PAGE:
1. Effect of blood storage on erythrocyte/wall interactions: implications for surface charge and rigidity.

    Science.gov (United States)

    Godin, C; Caprani, A

    1997-01-01

    In this report, we study, under flow conditions, the interactions of stored erythrocytes with an artificial surface: a microelectrode whose charge density ranges from -15 to +27 microC/cm2. Interactions consist of red cells slowly circulating on the microelectrode and exerting a real contact with the electrode. Interaction is detected and measured by transient fluctuations of the electrolyte resistance obtained by impedance measurement of the microelectrode. Effects of aging induced by storage of whole blood at 4 degrees C show that the surface charge of erythrocytes rapidly decreases when blood is stored for more than 6 days under our experimental conditions. In comparison with trypsin-treated erythrocytes, an eight day storage induces a 60% decrease in the surface charge of red cells. After two weeks of storage, red cells are no longer negatively charged, presumably because of removal of sialic acid. Cells rigidity is significant after 6 days of storage and influences the electrical contact. Membrane rigidity increase could arise from the surface charge decrease. Finally the surface charge decrease could be importance in the use of stored blood.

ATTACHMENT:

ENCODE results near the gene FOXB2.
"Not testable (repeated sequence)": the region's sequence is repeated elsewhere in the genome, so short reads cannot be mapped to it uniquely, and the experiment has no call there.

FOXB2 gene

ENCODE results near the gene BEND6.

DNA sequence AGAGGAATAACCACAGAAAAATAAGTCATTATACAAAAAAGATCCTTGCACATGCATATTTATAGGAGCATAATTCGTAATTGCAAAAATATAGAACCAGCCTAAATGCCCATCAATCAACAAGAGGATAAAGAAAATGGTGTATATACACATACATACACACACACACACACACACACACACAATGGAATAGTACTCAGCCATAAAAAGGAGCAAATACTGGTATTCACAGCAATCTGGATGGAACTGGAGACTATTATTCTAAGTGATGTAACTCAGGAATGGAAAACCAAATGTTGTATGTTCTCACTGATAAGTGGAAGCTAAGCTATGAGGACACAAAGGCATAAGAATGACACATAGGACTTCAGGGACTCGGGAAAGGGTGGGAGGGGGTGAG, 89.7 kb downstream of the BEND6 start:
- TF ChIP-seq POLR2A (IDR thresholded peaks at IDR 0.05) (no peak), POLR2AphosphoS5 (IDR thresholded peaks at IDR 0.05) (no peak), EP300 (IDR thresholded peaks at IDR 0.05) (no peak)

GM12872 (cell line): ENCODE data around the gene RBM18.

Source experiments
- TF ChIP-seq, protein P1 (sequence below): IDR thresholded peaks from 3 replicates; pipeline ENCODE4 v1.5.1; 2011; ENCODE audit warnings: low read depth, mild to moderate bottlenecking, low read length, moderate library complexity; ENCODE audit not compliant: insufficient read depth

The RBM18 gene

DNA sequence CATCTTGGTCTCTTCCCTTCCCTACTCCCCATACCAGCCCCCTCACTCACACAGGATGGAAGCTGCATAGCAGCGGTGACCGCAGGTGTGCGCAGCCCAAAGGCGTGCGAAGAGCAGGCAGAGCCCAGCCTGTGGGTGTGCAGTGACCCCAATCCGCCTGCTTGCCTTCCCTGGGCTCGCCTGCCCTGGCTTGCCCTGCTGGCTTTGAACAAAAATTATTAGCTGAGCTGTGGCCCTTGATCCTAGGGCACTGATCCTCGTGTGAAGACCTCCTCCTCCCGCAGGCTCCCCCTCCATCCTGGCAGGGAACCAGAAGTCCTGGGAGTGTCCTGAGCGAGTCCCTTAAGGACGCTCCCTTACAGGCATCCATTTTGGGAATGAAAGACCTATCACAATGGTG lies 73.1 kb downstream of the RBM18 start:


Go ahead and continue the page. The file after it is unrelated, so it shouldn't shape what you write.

2. Variability in the blood/breath alcohol ratio and implications for evidentiary purposes.

    Science.gov (United States)

    Jaffe, Dena H; Siman-Tov, Maya; Gopher, Asher; Peleg, Kobi

    2013-09-01

    The breath analyzer is an indispensable tool for identifying alcohol levels among drivers. While numerous studies have shown high correlations between blood and breath alcohol concentrations, most are limited by the study design. This study seeks to assess this relationship by minimizing potential measurement bias, document time from alcohol consumption to testing, and adjusting for potential confounders. A blinded study was performed using conditions closely resembling those in the field. The Draeger 7110 MKIII IL breath analyzer was used to assess breath alcohol concentrations (BrAC). Participants were 61 healthy volunteers aged 21-37 years with body mass index ≤30 and no history of alcoholism. A total of 242 valid blood/breath tests were performed in four test sets. The study results showed a high correlation coefficient between BrAC and blood alcohol concentration (BAC) levels (r = 0.983) with high sensitivity (97%) and specificity (93%). This strong association between the breath analyzer and BAC persisted even after adjustment for various stages of alcohol absorption. These results illustrate the high diagnostic sensitivity of the breath analyzer in field-tested conditions.

  3. Signatures of reproductive events on blood counts and biomarkers of inflammation: Implications for chronic disease risk

    Science.gov (United States)

    2017-01-01